This question has been a thorn in the side of capitalism ever since the corporation was invented; and one to which the Nobel prize-winning economist, Milton Friedman, set out a definitive answer in his seminal article of 1970[i]. Whether you dismiss the question as a red herring, or as part of a socialist conspiracy (as Friedman suggested); as we witness more evidence of corporate misdeeds and ineffective governance the pain from this particular thorn is now more insistent than ever. Governments around the world need a more coherent and emphatic resolution if they are to find the basis for a whole system solution. Equally, Boards and their Executive committees must openly acknowledge the fullest extent of their responsibilities, and accountabilities, to the societies they serve.
Friedman was unequivocal in his view that the sole responsibility of business is to make a profit; at a time when communism and socialism were still an economic and political reality in many parts of the world. So his argument attracted weighty adherents in political leaders such as Ronald Reagan and Margaret Thatcher. Whether he intended to or not (I would suggest not) he also provided exactly the sort of justification that would be seized on by avaricious shareholders and venal executives to provide a ‘moral’ basis for lining their own pockets.
Yet recent history suggests something must have been wrong with his analysis. If we pinpoint the flaws in his logic, while offering a more coherent paradigm, we can prescribe a much higher value solution founded on the best values: one that will reinvigorate a more moral and ethical form of capitalism that is in the interests of all, rather than the few.
If Friedman were alive today he would be adamant in defending his theory as morally sound. It is based on the principles of freedom of individual choice within a free society. As such, it should be viewed as an idealistic rather than cynical view of human nature: it attempts to balance the whole of mankind’s needs with our tendency towards self-interest. In his model, the level of a company’s profits are, in effect, a measure of the combined social conscience of its board and executives. What he failed to mention though, or factor into his equations, was that crucial word – ‘value’.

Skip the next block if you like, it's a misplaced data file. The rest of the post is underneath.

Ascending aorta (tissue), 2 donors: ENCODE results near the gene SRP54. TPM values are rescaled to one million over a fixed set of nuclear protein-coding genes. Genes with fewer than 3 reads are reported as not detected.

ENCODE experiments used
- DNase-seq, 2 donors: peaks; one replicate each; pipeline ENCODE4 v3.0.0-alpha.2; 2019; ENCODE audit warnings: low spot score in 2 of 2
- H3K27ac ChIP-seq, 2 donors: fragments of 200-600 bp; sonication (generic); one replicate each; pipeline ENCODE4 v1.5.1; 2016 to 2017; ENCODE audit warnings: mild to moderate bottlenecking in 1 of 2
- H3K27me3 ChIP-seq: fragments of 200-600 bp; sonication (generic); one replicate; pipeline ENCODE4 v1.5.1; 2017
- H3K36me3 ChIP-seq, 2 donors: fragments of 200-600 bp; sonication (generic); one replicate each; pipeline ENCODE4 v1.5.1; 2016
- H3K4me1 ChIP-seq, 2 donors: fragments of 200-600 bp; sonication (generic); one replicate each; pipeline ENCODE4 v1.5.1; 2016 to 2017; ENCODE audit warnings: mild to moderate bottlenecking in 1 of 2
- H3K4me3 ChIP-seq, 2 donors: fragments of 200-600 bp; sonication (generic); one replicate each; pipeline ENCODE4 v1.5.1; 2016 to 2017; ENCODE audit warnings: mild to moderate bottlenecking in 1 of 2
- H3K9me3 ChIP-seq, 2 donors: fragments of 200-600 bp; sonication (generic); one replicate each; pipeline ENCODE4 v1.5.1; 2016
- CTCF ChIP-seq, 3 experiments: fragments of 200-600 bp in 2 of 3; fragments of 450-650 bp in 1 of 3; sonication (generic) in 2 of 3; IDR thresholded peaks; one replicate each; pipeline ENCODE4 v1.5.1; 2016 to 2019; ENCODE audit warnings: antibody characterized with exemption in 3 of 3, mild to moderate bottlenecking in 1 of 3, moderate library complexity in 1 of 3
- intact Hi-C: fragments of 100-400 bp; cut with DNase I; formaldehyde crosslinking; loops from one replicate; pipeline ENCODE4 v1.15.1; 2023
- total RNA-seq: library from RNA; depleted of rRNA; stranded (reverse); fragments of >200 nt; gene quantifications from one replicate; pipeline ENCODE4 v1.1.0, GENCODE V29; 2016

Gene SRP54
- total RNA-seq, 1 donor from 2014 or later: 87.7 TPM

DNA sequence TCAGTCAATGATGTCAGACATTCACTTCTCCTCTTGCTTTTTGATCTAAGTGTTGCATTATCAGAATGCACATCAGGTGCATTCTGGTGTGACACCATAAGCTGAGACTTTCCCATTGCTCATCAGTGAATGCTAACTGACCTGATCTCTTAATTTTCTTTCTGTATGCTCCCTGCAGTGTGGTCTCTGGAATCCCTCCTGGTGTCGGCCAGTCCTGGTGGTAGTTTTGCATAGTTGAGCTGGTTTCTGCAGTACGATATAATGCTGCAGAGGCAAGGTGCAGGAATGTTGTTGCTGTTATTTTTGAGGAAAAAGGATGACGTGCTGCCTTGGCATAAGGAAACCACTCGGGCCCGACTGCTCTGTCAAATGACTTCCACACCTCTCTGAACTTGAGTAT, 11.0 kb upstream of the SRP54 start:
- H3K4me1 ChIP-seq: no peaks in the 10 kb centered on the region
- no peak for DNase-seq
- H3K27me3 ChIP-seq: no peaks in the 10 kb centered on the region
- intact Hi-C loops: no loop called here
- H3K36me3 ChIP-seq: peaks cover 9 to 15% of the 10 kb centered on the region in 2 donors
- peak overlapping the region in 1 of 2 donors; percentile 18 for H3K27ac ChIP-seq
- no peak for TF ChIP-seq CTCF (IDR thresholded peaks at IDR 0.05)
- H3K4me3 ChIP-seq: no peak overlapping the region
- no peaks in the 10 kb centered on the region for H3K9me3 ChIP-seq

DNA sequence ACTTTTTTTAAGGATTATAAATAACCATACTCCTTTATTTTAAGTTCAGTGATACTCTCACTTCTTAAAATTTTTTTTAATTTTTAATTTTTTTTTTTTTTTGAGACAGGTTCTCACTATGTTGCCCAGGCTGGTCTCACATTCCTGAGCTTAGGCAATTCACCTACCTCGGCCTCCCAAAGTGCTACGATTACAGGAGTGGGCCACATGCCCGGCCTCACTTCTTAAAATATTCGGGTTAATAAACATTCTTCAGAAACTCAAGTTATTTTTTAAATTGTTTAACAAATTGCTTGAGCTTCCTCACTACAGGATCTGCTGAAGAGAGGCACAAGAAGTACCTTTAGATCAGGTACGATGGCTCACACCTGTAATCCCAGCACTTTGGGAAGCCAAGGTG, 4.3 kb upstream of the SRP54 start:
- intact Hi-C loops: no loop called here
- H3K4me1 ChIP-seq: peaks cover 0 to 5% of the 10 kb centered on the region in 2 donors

Nevertheless, such was the power of his argument that it may well have contributed to the unhelpful myth[ii] that American CEOs are under a legal obligation to maximize profits. In fact, they are under an obligation to maximize value; or at least to ensure that if they sell a company they do so at the highest possible value. You might think there is no worthwhile distinction to be made between these two simple words – ‘profit’ and ‘value’ – but actually they represent entirely different business paradigms. One is focused on the company itself, the other is focused on satisfying societal needs.
Pinning ‘value’ down has taxed some of the greatest minds that ever lived and is not an easy debate to follow. The conventional economist’s definition of value refers to ‘economic value’; defined as what someone is prepared to pay for what value they perceive. However, a socially legitimate business operation can only be defined by having a clear an unequivocal purpose of serving society’s best interests; with a CEO who takes full responsibility for how that goal is achieved. The same applies to governments, legislators and regulators.
Recently, the UK government’s report, into the possibility of expanding London’s Heathrow airport, recommended a third runway on primarily “economic” grounds, as though the other factors (environmental damage, demolishing homes etc.) hardly mattered. If anything has changed since Friedman’s time it is the recognition that many other things do matter and profit is a very poor proxy for societal value.